Federal Reserve Chairman Jerome Powell will use his closely-watched Jackson Hole speech next week to stress that the central bank is going to bring down the high U.S. inflation rate even if it means a recession, economists said.
“The core message will be the Fed’s dogged determination to bring inflation down even though they know they’ll be running substantial risks of a weaker short-term growth outlook than they would like,” said Lou Crandall, chief economist of Wrightson ICAP.
The minutes of the Fed’s July meeting released last Wednesday made this point, but it was lost in other headlines about the eventual slowing of the pace of interest rate hikes, Crandall said.
According to the minutes, Fed officials “recognized that policy firming could slow
the pace of economic growth, but they saw the return of inflation to 2% as critical to achieving maximum employment on a sustained basis.”
Crandall said that a Powell speech is a better place to deliver a message than the minutes and the determination to hold the line in the face of a weak economy and weak labor market will be “front and center,” he said.
“Inflation has gotten to the point where they have no choice but to accept that risk,” Crandall added.
Powell is scheduled to speak from Jackson Hole, Wyoming, next Friday at 10 a.m. Eastern.
U.S. consumer price inflation is running at an 8.5% annual rate in July, well above the Fed’s 2% target.
The Fed has moved quickly this year to raise its benchmark policy rate. Since March, the Fed has pushed its fed funds rate to a range of 2.25%-2.5%.
Fed watchers are debating whether the Fed will engineer the third straight 0.75 percentage point rate hike at their next meeting on Sept. 20-21.
Economists are split on whether Powell gives any guidance about the size of the expected September hike at Jackson Hole.
Powell is not expected to shed much light on the key unknown – how far will interest rates have to rise in order to bring inflation down.
Carl Tannenbaum. chief economist at Northern Trust, said he thinks Powell will try to make the case for another 75 percentage point move in September.
“I think Powell will say with passion, and back it up with fact, that, in the long run, being really tough now is going to be much better for employment, much better for markets and much better for growth,” Tannenbaum said.
Stephen Stanley, chief economist at Amherst Pierpoint, said he expects Powell to take a broader perspective and not focus on the next policy meeting.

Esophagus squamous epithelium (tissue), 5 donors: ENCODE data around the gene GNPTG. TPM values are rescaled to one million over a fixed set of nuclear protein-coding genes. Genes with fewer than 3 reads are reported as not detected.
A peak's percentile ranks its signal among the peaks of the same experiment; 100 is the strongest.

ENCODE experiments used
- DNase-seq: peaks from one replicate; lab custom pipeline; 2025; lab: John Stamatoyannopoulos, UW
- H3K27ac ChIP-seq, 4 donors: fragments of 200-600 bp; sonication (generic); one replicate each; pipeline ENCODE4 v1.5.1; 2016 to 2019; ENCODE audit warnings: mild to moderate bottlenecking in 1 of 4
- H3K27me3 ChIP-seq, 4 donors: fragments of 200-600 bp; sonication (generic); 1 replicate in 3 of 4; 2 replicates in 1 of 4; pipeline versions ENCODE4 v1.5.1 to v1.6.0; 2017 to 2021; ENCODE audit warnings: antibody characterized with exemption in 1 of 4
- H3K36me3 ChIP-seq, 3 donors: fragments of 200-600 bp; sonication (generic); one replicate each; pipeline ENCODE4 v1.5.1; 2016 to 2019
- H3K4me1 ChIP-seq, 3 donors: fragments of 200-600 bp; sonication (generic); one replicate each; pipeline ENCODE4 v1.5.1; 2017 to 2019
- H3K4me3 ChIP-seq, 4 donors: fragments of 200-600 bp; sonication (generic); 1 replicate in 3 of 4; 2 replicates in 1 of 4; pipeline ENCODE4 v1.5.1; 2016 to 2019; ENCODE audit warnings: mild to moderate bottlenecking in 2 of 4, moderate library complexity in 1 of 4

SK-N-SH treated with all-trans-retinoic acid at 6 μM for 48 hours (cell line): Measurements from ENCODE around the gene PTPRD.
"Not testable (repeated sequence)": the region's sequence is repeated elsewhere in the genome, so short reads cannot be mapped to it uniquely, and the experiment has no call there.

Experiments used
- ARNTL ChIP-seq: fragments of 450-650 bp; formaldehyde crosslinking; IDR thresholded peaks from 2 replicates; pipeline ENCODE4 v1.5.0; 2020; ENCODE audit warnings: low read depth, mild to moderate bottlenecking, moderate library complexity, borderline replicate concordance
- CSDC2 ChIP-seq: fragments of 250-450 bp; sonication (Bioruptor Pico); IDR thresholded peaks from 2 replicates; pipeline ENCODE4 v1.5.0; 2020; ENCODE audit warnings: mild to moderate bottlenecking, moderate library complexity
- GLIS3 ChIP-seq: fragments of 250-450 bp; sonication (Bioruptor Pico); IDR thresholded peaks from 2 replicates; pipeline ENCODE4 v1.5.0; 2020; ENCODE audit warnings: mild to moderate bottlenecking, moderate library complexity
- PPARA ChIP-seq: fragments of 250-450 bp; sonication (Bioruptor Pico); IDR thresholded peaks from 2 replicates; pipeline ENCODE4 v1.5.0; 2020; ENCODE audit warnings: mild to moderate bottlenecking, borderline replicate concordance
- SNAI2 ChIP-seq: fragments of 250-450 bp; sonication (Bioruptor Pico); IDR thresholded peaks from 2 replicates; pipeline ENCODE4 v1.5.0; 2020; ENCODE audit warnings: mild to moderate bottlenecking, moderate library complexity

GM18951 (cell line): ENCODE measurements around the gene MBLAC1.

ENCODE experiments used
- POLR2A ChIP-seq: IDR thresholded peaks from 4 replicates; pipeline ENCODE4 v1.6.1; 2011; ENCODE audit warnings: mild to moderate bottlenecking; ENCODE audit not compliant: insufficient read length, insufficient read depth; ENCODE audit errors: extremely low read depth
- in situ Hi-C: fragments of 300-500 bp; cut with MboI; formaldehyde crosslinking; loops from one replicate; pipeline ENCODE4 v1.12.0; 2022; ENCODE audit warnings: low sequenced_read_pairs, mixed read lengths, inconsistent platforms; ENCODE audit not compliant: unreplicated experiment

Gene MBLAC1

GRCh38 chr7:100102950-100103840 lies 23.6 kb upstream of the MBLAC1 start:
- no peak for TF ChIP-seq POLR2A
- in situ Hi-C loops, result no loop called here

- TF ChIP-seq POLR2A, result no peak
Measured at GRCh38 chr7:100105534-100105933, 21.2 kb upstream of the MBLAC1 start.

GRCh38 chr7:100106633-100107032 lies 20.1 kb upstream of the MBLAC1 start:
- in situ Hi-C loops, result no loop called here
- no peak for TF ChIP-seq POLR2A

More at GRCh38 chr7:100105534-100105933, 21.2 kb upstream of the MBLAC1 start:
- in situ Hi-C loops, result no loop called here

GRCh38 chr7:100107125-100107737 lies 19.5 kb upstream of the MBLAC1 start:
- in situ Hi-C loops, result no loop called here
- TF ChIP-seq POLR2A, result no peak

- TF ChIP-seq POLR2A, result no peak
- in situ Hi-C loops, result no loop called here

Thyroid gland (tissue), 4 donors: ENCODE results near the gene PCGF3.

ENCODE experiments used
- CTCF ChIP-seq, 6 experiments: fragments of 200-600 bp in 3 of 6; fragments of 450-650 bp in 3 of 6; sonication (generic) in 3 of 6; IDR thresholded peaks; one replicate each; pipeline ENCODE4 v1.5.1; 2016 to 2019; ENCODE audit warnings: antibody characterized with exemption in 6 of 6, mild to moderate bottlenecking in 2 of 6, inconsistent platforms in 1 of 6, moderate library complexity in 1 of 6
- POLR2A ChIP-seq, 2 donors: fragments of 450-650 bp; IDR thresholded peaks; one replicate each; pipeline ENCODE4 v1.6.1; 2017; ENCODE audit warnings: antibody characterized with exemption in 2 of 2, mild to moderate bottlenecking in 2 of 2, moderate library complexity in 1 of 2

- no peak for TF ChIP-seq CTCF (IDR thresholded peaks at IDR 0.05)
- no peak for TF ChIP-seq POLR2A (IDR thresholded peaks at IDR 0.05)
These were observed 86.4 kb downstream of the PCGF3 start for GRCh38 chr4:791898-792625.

“If I were him, I would not center my speech on whether I’m going 50 or 75 in September,” Stanley said.
Fed officials who have spoken in the last two weeks have said the size of the September rate rise depends on the data and there will be another round of monthly data between Jackson Hole and the Fed meeting in late September, he said.
Instead, Stanley said he expected Powell to highlight the idea of a “pause and hold” or the idea that there will be a long interval of time between the last rate hike and the first rate cut.
Economists were pretty clear about what else Powell won’t do.
Stanley said Powell would not send the message that inflation is going to persist for longer than expected.
“I just don’t know that is a wise thing for any Fed official to ever get in front of people and say inflation is going to stay high for longer than you think. It just doesn’t seem like a good look” particularly as the central bank wants to keep down the public’s long-run inflation expectations, Stanley said.
A lot of the market commentary in the run-up to Jackson Hole has focused on the recent gains in the U.S. stock market
which has seemingly been based in part on a view that the Fed will be cutting rates as soon as next year. The yield on the 10-year Treasury note
has risen to just below 3%.
Crandall said it would be a “cold day in hell” before Powell would try to talk stocks lower.
Tim Duy, chief U.S. economist at SGH Macro Advisors, said he detected a “growing suspicion in markets that the Fed will declare victory at 3.5% inflation.” So, in a sense, Powell’s message will be aimed at countering such doubts.
Several economists said that the market has to start focusing on the longer-term battle with inflation.
Avery Shenfeld, chief economist of CIBC World Markets, said the markets seem to be hoping for “some combination of continued growth to support earnings, but lower inflation that convinces the central bankers to ease off.”
Shenfeld said there is a path for a soft landing – sharply lower inflation in 2023 without a recession, but he said the Fed isn’t as concerned about 2023 as it is about the outlook for consumer prices in 2024.
“The Fed’s concern during 2023 will be whether the conditions will be in place to keep inflation low in 2024,” he said.